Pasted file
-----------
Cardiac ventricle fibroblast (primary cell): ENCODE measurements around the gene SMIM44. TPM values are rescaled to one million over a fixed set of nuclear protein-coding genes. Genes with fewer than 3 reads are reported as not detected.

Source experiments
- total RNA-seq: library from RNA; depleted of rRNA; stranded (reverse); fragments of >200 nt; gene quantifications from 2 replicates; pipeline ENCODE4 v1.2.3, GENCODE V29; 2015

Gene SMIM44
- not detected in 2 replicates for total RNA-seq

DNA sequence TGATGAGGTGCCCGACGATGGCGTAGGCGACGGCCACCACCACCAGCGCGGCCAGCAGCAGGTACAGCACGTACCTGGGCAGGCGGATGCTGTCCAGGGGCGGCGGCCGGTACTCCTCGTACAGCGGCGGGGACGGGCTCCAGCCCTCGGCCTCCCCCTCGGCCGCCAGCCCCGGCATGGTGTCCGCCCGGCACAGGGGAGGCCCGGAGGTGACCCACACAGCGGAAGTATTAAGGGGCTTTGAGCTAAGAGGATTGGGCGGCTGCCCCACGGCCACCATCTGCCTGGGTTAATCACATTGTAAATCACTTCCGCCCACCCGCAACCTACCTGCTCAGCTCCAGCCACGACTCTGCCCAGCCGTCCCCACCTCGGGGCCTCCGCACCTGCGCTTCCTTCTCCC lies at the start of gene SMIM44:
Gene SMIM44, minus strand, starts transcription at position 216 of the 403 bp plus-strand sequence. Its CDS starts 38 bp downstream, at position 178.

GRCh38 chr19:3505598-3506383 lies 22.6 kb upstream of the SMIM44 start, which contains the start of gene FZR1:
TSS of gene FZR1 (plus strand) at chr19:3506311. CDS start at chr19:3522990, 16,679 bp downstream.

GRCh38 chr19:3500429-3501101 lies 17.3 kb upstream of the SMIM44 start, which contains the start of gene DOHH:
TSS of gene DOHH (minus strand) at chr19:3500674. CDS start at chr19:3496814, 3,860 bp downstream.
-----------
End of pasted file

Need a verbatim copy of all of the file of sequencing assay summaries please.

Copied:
Cardiac ventricle fibroblast (primary cell): ENCODE measurements around the gene SMIM44. TPM values are rescaled to one million over a fixed set of nuclear protein-coding genes. Genes with fewer than 3 reads are reported as not detected.

Source experiments
- total RNA-seq: library from RNA; depleted of rRNA; stranded (reverse); fragments of >200 nt; gene quantifications from 2 replicates; pipeline ENCODE4 v1.2.3, GENCODE V29; 2015

Gene SMIM44
- not detected in 2 replicates for total RNA-seq

DNA sequence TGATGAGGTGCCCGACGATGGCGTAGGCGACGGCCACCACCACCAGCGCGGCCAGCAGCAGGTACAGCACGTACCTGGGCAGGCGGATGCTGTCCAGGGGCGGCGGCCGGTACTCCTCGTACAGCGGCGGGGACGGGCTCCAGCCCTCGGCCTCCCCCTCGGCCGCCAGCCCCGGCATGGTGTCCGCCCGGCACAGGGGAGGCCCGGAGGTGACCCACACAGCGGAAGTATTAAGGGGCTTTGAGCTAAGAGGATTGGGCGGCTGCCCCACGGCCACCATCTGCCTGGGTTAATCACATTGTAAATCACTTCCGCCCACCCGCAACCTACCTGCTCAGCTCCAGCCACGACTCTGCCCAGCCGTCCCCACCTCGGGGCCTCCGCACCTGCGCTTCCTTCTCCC lies at the start of gene SMIM44:
Gene SMIM44, minus strand, starts transcription at position 216 of the 403 bp plus-strand sequence. Its CDS starts 38 bp downstream, at position 178.

GRCh38 chr19:3505598-3506383 lies 22.6 kb upstream of the SMIM44 start, which contains the start of gene FZR1:
TSS of gene FZR1 (plus strand) at chr19:3506311. CDS start at chr19:3522990, 16,679 bp downstream.

GRCh38 chr19:3500429-3501101 lies 17.3 kb upstream of the SMIM44 start, which contains the start of gene DOHH:
TSS of gene DOHH (minus strand) at chr19:3500674. CDS start at chr19:3496814, 3,860 bp downstream.